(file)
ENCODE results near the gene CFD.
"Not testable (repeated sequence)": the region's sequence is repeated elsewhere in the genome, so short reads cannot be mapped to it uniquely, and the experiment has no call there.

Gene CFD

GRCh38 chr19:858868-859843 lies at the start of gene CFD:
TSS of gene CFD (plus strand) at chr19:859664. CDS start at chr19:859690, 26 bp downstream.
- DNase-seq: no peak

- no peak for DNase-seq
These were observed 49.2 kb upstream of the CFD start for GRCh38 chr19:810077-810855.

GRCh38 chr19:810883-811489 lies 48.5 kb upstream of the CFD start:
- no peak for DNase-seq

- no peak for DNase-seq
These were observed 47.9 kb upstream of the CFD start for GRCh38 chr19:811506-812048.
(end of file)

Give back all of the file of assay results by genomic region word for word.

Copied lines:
ENCODE results near the gene CFD.
"Not testable (repeated sequence)": the region's sequence is repeated elsewhere in the genome, so short reads cannot be mapped to it uniquely, and the experiment has no call there.

Gene CFD

GRCh38 chr19:858868-859843 lies at the start of gene CFD:
TSS of gene CFD (plus strand) at chr19:859664. CDS start at chr19:859690, 26 bp downstream.
- DNase-seq: no peak

- no peak for DNase-seq
These were observed 49.2 kb upstream of the CFD start for GRCh38 chr19:810077-810855.

GRCh38 chr19:810883-811489 lies 48.5 kb upstream of the CFD start:
- no peak for DNase-seq

- no peak for DNase-seq
These were observed 47.9 kb upstream of the CFD start for GRCh38 chr19:811506-812048.